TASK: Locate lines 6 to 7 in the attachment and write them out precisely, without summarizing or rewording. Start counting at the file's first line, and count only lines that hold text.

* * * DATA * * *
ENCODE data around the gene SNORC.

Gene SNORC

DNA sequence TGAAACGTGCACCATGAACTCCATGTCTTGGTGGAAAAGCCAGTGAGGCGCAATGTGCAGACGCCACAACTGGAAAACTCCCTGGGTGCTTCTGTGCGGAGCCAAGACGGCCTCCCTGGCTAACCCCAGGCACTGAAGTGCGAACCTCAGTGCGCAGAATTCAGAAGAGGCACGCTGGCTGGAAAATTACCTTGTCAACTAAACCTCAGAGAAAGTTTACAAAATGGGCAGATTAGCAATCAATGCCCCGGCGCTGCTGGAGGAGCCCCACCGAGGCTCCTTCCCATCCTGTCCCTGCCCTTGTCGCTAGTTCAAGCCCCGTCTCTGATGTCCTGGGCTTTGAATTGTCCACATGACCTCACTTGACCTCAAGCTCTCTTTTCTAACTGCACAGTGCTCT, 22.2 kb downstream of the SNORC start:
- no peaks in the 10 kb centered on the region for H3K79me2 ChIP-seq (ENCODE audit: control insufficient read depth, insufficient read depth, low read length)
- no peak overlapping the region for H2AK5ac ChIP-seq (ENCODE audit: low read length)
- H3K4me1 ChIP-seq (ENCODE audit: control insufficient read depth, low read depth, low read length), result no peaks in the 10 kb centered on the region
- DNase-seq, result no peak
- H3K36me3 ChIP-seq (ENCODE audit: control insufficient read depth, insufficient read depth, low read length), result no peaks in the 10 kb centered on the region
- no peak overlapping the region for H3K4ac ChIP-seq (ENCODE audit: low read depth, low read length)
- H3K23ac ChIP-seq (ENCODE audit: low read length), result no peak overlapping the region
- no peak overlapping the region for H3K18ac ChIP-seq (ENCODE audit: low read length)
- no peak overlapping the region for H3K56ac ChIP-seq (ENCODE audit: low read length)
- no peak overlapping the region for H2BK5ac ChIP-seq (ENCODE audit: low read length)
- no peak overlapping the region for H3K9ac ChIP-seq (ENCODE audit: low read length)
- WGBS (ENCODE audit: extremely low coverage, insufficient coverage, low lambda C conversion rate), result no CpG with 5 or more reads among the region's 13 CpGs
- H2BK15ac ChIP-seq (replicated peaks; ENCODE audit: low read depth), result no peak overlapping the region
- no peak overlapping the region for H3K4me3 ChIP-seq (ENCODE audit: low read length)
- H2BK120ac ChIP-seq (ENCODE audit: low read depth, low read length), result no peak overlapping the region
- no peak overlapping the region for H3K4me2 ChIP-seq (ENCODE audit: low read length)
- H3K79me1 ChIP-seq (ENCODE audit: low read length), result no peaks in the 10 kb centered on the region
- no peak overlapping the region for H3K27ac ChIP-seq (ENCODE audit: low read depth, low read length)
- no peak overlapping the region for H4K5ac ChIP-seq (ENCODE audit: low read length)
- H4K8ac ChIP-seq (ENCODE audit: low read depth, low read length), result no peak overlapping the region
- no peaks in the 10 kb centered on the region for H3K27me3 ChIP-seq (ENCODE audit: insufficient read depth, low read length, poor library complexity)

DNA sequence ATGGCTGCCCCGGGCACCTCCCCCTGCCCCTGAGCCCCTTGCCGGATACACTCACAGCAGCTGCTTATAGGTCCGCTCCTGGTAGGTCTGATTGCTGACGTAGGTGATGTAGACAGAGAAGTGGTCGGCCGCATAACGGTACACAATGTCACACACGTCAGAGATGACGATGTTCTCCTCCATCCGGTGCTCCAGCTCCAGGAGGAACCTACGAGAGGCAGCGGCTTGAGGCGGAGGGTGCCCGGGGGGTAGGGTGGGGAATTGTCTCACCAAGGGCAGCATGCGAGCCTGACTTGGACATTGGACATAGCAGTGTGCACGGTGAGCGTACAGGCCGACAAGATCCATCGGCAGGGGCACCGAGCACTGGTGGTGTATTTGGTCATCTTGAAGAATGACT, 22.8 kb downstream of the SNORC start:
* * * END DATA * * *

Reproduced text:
- H3K4me1 ChIP-seq (ENCODE audit: control insufficient read depth, low read depth, low read length), result no peaks in the 10 kb centered on the region
- DNase-seq, result no peak